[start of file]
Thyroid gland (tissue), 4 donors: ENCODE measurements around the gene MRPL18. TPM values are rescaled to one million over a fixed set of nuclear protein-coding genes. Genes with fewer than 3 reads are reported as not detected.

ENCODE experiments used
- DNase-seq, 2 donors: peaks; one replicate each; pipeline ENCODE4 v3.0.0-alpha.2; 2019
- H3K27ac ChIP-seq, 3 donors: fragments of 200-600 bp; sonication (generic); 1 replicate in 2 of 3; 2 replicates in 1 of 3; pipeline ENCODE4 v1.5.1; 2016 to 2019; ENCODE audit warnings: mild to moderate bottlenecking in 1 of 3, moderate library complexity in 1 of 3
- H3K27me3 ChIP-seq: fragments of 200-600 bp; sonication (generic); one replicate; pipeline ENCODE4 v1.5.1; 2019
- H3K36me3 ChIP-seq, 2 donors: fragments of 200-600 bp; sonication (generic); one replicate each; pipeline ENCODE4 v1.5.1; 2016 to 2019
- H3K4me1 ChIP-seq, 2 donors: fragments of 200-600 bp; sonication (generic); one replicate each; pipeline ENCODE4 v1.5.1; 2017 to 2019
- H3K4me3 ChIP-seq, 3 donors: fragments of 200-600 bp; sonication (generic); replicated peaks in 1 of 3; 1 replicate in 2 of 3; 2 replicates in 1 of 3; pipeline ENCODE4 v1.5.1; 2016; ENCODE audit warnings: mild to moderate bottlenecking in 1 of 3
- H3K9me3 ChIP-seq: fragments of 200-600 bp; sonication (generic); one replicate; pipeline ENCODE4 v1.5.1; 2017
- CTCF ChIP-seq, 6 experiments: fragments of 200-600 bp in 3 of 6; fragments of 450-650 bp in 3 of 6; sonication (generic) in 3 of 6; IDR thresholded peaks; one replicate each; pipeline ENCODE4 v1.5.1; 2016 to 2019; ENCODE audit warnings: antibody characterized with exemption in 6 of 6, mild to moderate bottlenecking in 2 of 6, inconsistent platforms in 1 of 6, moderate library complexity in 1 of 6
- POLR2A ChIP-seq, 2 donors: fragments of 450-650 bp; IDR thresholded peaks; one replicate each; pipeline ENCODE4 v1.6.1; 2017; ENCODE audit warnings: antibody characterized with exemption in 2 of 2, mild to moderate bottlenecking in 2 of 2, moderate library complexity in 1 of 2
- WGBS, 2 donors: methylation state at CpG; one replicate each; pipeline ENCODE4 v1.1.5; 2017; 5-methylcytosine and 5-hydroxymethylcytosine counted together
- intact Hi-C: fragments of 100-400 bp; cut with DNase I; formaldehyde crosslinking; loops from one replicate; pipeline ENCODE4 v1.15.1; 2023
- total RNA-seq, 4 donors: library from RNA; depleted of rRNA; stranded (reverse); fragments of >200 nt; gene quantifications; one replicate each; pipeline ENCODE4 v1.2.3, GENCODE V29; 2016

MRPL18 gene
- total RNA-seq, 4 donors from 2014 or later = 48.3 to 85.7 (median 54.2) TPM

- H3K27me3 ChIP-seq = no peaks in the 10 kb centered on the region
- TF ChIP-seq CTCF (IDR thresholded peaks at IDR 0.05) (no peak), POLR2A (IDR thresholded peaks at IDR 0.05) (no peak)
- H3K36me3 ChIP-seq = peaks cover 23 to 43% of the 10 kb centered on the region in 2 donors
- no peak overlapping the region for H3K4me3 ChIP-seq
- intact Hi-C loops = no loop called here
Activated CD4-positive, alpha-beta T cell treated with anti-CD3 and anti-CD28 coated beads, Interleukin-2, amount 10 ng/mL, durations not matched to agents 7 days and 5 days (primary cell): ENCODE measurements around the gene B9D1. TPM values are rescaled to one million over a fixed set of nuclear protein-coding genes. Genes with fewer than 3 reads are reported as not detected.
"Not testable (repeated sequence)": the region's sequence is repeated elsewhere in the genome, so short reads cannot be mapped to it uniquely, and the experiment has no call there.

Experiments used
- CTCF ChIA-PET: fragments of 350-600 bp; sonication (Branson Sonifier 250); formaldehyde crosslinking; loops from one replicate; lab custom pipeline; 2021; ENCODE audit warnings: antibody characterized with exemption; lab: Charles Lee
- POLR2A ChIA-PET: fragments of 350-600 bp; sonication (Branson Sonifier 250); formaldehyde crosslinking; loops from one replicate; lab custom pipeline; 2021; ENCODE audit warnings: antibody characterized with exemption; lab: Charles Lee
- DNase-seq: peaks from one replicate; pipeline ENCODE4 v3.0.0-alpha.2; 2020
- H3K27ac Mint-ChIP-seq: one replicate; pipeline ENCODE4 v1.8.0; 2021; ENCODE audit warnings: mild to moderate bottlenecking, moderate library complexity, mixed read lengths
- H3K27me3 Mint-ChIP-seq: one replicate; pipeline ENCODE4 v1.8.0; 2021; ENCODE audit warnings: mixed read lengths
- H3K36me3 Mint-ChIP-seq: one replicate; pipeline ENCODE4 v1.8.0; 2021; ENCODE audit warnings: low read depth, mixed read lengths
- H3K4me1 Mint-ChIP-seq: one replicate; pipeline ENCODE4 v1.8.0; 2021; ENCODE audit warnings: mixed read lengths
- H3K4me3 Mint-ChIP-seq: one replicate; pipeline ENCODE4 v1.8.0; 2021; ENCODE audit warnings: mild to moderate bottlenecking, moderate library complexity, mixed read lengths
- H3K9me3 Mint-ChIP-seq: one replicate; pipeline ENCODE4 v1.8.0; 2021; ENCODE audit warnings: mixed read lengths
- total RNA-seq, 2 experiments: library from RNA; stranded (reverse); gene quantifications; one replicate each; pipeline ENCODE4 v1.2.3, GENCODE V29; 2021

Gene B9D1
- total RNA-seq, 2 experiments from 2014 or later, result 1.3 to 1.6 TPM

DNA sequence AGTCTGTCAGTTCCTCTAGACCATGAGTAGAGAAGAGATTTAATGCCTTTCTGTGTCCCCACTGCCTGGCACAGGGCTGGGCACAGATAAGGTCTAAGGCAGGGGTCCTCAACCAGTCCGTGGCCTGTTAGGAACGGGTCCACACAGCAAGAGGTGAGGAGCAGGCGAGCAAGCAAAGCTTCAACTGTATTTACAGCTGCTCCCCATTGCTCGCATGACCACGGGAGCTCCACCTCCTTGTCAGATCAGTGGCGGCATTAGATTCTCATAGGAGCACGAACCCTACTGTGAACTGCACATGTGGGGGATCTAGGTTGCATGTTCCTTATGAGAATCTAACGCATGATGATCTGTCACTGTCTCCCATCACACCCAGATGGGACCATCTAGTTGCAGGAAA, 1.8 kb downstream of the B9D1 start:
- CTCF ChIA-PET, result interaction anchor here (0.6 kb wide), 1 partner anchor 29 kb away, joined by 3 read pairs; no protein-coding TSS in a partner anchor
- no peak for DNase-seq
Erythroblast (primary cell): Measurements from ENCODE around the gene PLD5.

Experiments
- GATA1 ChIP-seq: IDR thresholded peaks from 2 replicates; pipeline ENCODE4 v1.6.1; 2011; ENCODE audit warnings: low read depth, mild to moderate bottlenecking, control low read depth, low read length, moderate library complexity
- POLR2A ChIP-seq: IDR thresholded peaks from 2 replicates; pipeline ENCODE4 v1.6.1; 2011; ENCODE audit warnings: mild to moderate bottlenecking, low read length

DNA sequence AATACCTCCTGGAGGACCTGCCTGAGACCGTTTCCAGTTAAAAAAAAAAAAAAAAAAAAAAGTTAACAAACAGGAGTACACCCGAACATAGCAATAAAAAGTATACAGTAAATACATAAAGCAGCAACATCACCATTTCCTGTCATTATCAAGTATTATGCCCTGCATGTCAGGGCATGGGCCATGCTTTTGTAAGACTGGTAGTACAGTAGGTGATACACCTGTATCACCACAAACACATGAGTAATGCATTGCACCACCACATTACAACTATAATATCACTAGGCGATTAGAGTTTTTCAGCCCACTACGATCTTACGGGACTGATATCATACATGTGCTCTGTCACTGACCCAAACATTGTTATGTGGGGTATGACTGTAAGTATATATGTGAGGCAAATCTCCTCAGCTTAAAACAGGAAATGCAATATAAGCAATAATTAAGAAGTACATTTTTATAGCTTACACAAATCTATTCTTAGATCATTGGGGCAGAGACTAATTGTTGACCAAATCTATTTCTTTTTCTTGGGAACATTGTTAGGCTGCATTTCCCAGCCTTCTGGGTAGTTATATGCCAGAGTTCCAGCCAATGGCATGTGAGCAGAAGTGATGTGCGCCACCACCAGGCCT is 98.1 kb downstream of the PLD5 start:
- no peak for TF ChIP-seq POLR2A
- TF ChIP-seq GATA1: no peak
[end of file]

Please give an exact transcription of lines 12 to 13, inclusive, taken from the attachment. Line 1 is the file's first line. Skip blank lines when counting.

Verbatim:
- WGBS, 2 donors: methylation state at CpG; one replicate each; pipeline ENCODE4 v1.1.5; 2017; 5-methylcytosine and 5-hydroxymethylcytosine counted together
- intact Hi-C: fragments of 100-400 bp; cut with DNase I; formaldehyde crosslinking; loops from one replicate; pipeline ENCODE4 v1.15.1; 2023